While more Australians are reaching for their credit and debit cards to make payments, not all small businesses are keeping up with the trend.
Studies show that the use of credit and debit cards is growing exponentially. In FY15, for example, Australia’s card usage increased by 10.7% from the previous year. In FY16 it jumped by another 12.1%. 
But while the number of card transactions continues to rise, the average transaction value has fallen. This means customers are now using their cards even for small purchases, as advances in contactless technology make card payments quicker and more convenient than ever before.
So, as more people ditch cash in favour of cards, it’s a good idea for your business to give customers a range of payment options. It could save you money in the long run – because relying solely on cash payments could actually increase your operating costs.
3 hidden costs of cash
Some business owners believe that the fees attached to card payments will eat into their profits. But if you might think cash is a cheaper option for your business than cards, this may not actually be the case.
1. Your customers may be cash-free
In an increasingly cashless society, many people simply don’t carry cash around anymore. That’s because there’s a growing expectation among consumers that card payment options will be available wherever they go.
So if your business only allows cash payments, you could be losing potential customers to competitors who offer more flexibility.
2. Cash deposits = time and money
If you receive all your business earnings in cash, there’s the need to visit a branch to deposit the money. On the other hand, the money you earn from card payments automatically goes straight into your business bank account.
3. Payment restrictions and surcharges could be a turn off
Some businesses allow card payments but with certain restrictions, like a minimum spend or surcharge, to encourage their customers to pay by cash. In fact, this can actually place barriers between your business and your customers.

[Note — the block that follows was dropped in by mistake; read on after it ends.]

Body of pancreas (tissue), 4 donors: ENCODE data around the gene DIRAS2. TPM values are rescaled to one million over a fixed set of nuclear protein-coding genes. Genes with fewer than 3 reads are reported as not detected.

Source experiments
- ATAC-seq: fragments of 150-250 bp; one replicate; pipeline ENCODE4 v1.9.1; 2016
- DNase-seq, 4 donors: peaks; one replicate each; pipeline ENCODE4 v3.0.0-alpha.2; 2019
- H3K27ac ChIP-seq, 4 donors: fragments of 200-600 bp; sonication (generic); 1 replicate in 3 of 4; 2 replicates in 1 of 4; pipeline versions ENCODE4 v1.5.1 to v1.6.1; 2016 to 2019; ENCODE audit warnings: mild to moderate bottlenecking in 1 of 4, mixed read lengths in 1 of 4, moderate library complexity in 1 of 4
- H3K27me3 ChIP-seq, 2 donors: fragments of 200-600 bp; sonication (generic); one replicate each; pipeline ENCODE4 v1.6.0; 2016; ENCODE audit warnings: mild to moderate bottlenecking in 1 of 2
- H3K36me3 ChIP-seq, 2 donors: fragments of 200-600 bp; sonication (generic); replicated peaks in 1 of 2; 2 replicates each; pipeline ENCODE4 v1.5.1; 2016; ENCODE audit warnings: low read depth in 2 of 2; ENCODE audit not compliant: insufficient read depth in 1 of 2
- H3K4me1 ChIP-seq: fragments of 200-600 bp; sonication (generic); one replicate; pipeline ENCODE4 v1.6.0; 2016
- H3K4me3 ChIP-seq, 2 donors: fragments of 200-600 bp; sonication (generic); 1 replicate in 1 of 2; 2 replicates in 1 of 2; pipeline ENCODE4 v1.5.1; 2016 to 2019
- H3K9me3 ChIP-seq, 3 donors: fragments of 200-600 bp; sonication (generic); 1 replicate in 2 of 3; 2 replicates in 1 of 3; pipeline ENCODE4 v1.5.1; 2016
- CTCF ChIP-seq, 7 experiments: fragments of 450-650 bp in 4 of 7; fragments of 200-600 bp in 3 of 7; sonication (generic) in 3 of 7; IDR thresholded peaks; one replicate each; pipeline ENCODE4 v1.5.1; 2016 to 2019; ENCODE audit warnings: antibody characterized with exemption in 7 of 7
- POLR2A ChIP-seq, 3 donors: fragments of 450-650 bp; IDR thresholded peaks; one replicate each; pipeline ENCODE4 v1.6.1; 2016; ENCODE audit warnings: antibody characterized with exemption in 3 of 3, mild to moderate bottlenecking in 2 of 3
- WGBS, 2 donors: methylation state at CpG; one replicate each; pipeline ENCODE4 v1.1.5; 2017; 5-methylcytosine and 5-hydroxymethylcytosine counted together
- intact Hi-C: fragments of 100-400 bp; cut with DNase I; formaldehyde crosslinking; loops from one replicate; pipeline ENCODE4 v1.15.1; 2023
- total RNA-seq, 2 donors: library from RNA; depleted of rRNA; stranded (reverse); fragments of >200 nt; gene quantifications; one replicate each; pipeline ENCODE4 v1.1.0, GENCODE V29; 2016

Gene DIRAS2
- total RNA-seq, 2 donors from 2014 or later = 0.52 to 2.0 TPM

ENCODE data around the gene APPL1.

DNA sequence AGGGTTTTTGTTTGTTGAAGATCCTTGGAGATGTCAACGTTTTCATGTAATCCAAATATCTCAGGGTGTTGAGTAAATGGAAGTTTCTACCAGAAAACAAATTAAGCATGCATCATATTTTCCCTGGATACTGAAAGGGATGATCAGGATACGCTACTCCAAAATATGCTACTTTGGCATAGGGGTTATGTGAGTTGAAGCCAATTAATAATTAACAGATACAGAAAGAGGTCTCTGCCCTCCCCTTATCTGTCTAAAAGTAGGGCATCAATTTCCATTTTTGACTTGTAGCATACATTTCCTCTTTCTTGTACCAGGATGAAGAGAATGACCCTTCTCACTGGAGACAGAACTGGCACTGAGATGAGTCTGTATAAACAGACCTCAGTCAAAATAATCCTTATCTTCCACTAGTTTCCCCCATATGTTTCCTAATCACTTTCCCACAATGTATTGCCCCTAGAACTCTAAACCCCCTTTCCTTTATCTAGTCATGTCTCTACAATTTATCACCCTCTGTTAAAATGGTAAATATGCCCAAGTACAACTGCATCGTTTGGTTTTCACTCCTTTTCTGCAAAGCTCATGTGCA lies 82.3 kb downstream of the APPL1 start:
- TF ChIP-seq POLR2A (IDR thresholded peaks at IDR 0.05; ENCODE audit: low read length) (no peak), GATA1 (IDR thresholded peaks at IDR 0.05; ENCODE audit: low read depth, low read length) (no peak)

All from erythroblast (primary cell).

Recent research found that two in five customers actively avoid shops that have minimum spends for credit card payments.  So by removing this requirement, you could significantly boost your customer base.
Other potential turn-offs include the surcharges some stores add to card transactions, especially for higher-cost card types. Keep in mind that the Reserve Bank of Australia (RBA) bans excessive payment surcharges, with a new standard set to come into effect for all merchants from 1 September 2017, enforced by the Australian Competition and Consumer Commission (ACCC).
Making the switch to cards
So how much does it cost to offer your customers flexible card payment options? It may be less than you think, especially if you take advantage of a long-term payment service as opposed to a fee-per-transaction offering.
When you’re running your own business, every cent matters – and that’s why we’ve created the Simple Merchant Plan specifically for small business owners. With the Simple Merchant Plan it includes monthly card transactions, so as long as you stay within the plan, you just pay a flat monthly fee. That means no hidden surprises, making it easier to manage your monthly cashflow. You’ll also get a Business Transaction Account and your first Albert device for free.
Albert is our market-leading EFTPOS tablet that’s designed to make customer payments even easier. It has all the EFTPOS functions you need to run your business, along with added features like split-bill payments* and same-day settlement**. Plus, Albert can take some of the hassle out of bookkeeping, as well as giving you access to valuable business insights to help you get ahead.
To find out how Albert can help your business accept card payments faster and easier, go to commbank.com.au/albert.
 Australian Payments Clearing Association, Australia’s Digital Economy, Nov 2016.
 The Behavioural Architects, Exploring barriers to merchants processing more of their sales through card and e-payments, February 2017.